A group of Mound Street residents are working to revive a street-to-street float competition held as part of the Canal Winchester Labor Day Festival parade.

A group of Mound Street residents are working to revive a street-to-street float competition held as part of the Canal Winchester Labor Day Festival parade.

About 25 Mound Street residents began working last Saturday on a 17-foot-long replica of the Bergstresser Covered Bridge. This is their second year building a parade float; last year, they constructed a replica of the Prentiss School.

John and Jennifer Lind are both involved in the effort.

"It's to create something exciting for the kids, really," John Lind said. "It also gets the neighbors together and gives us something to do. The idea of getting people together is really the important part."

Although they started last Saturday, Lind said the covered bridge replica will be ready by Saturday morning.

"They aren't afraid to work after hours," Jennifer Lind said.

John Lind said residents have spent $45 on the float so far. Most of the wood was obtained from abandoned houses in the area. Concrete, made to look like limestone, was donated by Columbus Coal and Lime Co., he said.

Lind added he thinks the replica will be a fairly elaborate display of craftsmanship.

The couple would like residents from other parts of Canal Winchester to also build floats in order to establish a friendly rivalry.

"We've been trying to rally (residents from other streets)," Jennifer Lind said. "It's hard."

They agreed that they are willing to keep building floats for future parades to try to drum up some friendly competition.

"The purpose of this thing is, maybe, people will start building floats again," Lind said. "But I don't think it's caught fire this year."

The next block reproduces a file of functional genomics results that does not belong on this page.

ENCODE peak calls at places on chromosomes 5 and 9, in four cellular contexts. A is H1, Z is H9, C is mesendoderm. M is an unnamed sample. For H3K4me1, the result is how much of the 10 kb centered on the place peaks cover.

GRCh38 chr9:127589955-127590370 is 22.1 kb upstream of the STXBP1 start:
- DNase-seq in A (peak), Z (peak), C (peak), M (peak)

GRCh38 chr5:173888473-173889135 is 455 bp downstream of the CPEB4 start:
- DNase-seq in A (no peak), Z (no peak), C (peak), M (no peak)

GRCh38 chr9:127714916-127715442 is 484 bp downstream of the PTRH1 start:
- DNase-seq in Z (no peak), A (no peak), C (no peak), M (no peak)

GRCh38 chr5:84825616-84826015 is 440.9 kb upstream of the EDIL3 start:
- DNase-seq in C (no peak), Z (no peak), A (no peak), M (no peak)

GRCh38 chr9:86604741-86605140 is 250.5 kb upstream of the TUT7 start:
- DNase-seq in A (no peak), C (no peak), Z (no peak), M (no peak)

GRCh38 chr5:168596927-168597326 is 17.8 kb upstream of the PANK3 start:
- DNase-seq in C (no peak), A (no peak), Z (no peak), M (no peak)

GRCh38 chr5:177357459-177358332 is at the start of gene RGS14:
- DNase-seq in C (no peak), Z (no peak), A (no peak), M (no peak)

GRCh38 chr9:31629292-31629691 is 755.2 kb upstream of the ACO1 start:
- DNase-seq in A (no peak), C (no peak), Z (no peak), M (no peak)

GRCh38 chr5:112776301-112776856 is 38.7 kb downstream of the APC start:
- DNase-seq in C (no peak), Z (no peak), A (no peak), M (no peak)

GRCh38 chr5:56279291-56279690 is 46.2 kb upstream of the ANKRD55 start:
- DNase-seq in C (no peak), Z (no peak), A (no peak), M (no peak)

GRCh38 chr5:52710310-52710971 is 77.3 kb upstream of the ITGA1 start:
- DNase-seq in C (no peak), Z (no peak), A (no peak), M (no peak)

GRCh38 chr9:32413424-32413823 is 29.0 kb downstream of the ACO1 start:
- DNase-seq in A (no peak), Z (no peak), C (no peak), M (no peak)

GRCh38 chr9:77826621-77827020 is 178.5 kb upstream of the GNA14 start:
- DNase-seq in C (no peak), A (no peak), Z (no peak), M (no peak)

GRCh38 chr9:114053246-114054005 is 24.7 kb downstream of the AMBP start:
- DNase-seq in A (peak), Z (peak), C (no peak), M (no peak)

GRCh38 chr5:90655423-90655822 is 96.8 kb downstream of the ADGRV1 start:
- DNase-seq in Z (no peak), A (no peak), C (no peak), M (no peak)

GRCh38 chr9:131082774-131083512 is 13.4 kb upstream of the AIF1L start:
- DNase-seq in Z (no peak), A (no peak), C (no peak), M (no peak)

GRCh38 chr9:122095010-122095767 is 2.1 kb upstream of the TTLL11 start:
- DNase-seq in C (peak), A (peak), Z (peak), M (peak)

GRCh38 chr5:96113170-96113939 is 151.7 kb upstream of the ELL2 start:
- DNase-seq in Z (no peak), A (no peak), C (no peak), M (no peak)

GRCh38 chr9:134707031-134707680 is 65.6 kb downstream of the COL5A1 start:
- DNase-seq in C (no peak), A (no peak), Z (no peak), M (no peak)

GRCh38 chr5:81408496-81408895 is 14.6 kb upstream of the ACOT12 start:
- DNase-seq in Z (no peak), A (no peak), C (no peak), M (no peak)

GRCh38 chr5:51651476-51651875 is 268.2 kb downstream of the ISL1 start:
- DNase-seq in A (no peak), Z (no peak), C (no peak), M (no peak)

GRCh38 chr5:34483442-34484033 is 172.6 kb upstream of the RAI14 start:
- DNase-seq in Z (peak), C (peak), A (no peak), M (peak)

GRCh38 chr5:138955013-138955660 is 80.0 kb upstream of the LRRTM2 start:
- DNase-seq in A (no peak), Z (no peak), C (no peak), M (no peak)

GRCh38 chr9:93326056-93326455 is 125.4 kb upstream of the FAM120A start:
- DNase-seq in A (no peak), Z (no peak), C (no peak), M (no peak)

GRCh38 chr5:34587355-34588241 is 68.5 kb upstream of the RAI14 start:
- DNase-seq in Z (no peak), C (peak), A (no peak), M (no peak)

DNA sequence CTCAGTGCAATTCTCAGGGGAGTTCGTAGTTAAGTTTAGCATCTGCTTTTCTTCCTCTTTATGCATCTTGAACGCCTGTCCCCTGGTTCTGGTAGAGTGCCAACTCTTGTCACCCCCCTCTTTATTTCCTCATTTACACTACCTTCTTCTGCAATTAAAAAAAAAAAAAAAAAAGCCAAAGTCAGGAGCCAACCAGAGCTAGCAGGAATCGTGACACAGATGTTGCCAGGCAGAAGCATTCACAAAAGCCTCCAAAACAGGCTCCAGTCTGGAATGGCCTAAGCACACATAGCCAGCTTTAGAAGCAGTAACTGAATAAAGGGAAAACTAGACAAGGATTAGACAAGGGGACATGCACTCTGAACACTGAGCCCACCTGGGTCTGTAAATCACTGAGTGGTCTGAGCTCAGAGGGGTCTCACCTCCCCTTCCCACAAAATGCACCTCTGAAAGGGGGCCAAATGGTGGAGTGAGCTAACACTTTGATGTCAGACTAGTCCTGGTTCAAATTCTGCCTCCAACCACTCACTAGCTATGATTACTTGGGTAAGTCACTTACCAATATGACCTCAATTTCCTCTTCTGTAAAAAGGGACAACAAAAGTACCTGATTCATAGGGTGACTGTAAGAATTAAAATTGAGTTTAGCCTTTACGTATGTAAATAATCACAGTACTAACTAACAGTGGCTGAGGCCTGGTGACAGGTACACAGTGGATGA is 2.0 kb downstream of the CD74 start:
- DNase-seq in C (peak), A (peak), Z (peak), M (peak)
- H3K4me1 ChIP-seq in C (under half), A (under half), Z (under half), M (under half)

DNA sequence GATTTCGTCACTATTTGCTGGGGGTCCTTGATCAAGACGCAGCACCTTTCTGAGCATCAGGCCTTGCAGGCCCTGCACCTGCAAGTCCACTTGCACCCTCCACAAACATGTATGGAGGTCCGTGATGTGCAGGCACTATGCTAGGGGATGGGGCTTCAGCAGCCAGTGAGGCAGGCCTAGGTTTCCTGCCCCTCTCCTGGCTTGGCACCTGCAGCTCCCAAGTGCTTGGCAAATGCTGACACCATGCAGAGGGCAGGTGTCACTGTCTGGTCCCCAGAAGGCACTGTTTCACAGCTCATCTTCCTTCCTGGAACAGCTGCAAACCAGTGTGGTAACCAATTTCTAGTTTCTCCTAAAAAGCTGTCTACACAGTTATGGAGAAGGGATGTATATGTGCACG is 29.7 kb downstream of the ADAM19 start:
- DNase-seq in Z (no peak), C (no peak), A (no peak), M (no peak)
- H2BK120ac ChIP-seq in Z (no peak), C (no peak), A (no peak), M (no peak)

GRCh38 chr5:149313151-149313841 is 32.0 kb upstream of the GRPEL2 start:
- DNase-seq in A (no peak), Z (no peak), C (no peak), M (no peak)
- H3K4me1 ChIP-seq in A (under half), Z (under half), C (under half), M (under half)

His wife said she's happy to work along with her neighbors to do something for a town she loves.

"It makes you feel great to contribute to a great cause," she said.

The idea of a street-to-street float competition is not a new idea in Canal Winchester, however.

The competition at the end-of-summer event -- then called the Fall Festival -- reached its height around 1928, according to Bill Spires, who was grand marshal of the 2002 Labor Day Festival parade. Slowly, the float competition began to fade, but by 1960, Spires said, he and others "rejuvenated" the float-making spirit by holding a friendly competition between residents of different streets in the village.

"It had its pretty meager beginnings," Spires said. "But it was a good way to mix the people who knew each other on the street."

His wife, Patty, said residents would work for weeks, in total secret, building floats.

"The idea then was that we had so much fun conceiving the idea that it brought people together," Mr. Spires added. "Some of these things were pretty awesome."

He said some of the floats produced in the 1960s were 10 to 12 feet tall and most were self-propelled. Residents from around the village would show off their engineering and artistic talents working on floats of all shapes and sizes, he said. He recalled a float carrying a statue of Ohio's state bird, the cardinal; one portraying the dawn of the modern age with a statue of a scientist analyzing a computer, while another statue of a man read an enormous abacus; and one that sported a 10-foot tall bust of Walt Disney and a giant scene from "Snow White and the Seven Dwarfs."

Floats were made with such dedication and creativity that neighboring festival organizers would ask to have Canal Winchester floats to their parades, Spires said.

"The underlying factor was that we kept people in town," he said.

By the mid-1970s, however, the pace of urban life began to quicken and nobody had time to build the floats, Spires said.

"I've started to notice in recent years people have been having street floats again," he said. "It's good. I think the pendulum is swing-ing back."